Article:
US state court tosses suit over Keystone pipeline route
LINCOLN, Nebraska (AP) — The high court in the state of Nebraska tossed a lawsuit Friday challenging a proposed route for the Keystone XL oil pipeline to Canada, removing a major roadblock for the $8 billion cross-continental project that is backed by Republicans who now control all of Congress.
Congress is moving ahead on approving the project, with the House of Representatives scheduled to vote on Friday. The Senate is expected to finish the bill by the end of the month, setting up a showdown with President Barack Obama, who has threatened a veto.
Environmentalists and other opponents argue that any leaks could contaminate water supplies, and that the project would increase air pollution around refineries and harm wildlife. But the Republicans, oil industry and other backers say those fears are exaggerated, and that the pipeline would create jobs and ease American dependence on oil from the Middle East. They note a U.S. State Department report raised no major environmental objections.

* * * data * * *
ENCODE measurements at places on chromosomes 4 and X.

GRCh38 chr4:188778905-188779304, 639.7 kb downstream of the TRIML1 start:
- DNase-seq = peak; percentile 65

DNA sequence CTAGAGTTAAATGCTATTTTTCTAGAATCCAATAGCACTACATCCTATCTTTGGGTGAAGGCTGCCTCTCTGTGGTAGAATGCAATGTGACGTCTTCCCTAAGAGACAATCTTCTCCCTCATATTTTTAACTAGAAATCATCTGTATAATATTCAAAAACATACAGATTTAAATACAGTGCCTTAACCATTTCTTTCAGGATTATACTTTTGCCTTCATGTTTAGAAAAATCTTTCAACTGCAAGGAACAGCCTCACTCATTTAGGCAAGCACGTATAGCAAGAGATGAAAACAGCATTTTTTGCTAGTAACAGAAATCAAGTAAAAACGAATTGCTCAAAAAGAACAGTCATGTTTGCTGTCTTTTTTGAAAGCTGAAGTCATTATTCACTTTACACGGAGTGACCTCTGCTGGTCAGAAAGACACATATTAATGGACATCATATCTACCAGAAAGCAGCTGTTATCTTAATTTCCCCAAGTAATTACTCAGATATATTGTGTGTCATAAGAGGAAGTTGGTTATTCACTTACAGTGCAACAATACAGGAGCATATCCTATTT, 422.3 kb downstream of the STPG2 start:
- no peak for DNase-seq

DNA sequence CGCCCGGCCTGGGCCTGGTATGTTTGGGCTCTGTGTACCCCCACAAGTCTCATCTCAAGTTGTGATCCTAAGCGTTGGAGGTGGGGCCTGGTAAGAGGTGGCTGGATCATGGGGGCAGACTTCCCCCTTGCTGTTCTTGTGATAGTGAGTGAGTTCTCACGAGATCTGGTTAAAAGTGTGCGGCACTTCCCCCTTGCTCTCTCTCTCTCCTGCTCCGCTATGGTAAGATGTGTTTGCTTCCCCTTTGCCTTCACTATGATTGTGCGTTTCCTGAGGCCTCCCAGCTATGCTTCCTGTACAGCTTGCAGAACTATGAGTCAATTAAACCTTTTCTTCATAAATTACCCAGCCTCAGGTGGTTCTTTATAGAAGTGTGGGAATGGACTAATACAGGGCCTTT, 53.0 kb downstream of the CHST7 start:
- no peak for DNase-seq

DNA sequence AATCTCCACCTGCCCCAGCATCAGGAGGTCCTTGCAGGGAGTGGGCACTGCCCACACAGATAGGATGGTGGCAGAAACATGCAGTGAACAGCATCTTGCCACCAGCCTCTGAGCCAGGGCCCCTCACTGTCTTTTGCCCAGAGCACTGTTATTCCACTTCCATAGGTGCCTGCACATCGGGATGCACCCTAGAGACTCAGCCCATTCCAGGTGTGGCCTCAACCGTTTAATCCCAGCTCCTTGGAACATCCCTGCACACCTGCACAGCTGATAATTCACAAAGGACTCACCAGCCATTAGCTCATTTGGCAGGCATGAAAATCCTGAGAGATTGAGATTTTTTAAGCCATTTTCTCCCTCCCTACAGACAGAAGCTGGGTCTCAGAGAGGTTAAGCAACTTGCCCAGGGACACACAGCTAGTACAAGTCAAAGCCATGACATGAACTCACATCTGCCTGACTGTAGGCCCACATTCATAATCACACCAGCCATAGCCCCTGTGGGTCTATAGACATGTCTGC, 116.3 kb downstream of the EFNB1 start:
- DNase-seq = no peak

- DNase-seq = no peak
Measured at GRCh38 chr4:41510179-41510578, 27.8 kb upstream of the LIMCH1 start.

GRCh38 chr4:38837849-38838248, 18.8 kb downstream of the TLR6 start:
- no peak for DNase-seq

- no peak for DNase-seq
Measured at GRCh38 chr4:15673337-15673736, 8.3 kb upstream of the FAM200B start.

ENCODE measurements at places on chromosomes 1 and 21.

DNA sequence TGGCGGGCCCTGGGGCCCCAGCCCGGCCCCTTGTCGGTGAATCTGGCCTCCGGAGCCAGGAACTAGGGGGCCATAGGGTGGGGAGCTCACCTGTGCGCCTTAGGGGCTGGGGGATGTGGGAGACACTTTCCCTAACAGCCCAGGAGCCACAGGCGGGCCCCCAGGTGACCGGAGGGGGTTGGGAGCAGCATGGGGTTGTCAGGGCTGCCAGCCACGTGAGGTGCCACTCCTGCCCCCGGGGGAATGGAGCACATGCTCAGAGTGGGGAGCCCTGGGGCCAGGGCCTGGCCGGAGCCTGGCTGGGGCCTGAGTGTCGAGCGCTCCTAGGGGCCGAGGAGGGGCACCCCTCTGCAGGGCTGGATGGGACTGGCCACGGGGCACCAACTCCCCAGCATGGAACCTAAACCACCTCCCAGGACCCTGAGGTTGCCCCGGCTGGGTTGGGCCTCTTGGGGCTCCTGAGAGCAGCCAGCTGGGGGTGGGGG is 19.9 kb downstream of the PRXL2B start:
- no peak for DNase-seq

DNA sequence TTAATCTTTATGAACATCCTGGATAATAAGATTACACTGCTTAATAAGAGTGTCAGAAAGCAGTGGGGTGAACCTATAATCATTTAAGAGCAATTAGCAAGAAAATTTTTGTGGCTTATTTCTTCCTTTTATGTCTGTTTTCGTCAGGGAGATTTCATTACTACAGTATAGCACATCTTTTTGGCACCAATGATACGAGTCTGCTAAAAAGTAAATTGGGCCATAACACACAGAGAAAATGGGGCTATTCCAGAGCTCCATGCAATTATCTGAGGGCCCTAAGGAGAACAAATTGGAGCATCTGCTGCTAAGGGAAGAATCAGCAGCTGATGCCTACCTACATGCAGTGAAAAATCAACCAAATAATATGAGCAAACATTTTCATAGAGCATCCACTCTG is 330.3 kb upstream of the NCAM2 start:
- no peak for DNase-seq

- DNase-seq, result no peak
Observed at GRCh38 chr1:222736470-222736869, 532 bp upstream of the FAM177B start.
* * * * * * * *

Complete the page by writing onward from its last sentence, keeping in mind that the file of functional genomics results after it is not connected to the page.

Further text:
In a split-decision, the Nebraska court ruled that the three landowners who sued the state failed to show they had legal standing to bring their case. Four judges on the seven-judge court agreed that they did have legal standing, but because the case raised a constitutional question, a super-majority of five judges was needed.
The lawsuit challenged a 2012 state law that allowed the governor to empower Calgary-based TransCanada to force eastern Nebraska landowners to sell their property for the project. A lower court had sided with the landowners, who said that power resided with the Nebraska Public Service Commission, which regulates pipelines and other utilities.
The proposed 1,179-mile (1,900-kilometer) pipeline would carry more than 800,000 barrels of crude oil a day from Canada to refineries along the Texas Gulf Coast.
The pipeline needs presidential approval because it would cross the U.S.-Canada border.